For the gay and lesbian community, heroes also arose, taking up the battle and winning hearts and minds and breaking down barriers.  From Harvey Milk to Barney Frank, and a host of others, gays have entered politics, elected because of who they are, not what they were.  But because of what they are, changes have happened. In California, transgender children can now openly attend school, with the law to protect them.  That is pride.  That is also the Holy Spirit at work within the hearts and minds of people who believe love is stronger than hate, compassion greater than indifference, and that doing what is right for others pays dividends many times over.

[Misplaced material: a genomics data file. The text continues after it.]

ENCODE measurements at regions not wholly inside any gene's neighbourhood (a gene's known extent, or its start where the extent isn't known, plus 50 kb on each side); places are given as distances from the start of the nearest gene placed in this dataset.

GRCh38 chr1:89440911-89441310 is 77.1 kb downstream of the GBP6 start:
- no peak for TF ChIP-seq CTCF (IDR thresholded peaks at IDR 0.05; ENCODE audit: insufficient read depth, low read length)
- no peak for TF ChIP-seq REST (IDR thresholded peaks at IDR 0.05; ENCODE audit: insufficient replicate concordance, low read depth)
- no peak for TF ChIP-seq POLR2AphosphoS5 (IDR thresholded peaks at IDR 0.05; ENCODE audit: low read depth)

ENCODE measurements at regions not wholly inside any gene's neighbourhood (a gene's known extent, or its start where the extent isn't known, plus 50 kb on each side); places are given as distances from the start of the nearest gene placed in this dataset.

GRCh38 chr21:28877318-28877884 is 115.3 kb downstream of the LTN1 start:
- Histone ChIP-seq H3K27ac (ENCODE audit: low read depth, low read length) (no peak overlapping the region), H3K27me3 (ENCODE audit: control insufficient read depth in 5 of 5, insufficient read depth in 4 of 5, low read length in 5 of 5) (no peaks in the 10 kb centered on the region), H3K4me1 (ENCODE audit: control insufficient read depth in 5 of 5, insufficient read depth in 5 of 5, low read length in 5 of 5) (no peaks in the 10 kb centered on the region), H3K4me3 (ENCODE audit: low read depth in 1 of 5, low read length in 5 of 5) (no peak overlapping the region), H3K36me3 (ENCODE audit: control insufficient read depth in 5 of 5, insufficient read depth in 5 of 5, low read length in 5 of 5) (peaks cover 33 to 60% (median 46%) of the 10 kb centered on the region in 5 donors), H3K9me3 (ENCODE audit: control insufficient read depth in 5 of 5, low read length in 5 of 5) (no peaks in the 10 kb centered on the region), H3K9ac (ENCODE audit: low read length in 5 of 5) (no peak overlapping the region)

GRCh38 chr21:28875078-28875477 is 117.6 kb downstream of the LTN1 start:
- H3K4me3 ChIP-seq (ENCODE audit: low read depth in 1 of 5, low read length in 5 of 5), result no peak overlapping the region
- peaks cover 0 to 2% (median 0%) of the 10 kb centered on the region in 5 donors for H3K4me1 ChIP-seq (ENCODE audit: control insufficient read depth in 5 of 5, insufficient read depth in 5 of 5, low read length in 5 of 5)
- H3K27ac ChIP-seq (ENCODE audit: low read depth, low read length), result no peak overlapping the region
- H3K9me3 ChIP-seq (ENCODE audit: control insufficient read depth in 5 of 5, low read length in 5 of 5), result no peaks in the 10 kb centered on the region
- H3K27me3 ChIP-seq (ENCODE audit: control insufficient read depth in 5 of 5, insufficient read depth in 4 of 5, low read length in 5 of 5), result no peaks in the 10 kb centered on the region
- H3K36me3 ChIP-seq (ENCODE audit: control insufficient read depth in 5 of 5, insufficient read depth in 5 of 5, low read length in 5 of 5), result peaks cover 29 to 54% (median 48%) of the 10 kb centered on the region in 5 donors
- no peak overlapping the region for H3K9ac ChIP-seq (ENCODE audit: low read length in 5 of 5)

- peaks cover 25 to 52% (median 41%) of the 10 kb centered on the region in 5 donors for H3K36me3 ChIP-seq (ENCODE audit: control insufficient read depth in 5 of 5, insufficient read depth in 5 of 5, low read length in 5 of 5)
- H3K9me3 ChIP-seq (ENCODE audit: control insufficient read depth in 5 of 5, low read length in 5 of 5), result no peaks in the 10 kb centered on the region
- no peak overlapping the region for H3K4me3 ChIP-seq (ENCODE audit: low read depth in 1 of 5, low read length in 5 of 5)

What is Pentecost though, exactly, and why is this significant to us now?  The Book of Acts describes the day, when the disciples were all assembled in Jerusalem, and a mighty wind came upon them, and as it passed through, each of those assembled had received the Holy Spirit within them, and the knowledge and gifts needed to continue Jesus’ mission. This was symbolized by tongues of heavenly flames above the heads of each disciple, showing they had received the gift of the Holy Spirit.  In addition, they were enabled to be understood in any language, and when they emerged to a gathering crowd, when each disciple spoke, all those around them heard those words in their own language.  At first they thought the disciples were drunk, but Peter assured them they were not, but only filled with the glory of God’s gift.  It is from this day that the Pentecostal church derives their origins, and the ability of members, filled with the spirit, to speak in “tongues”.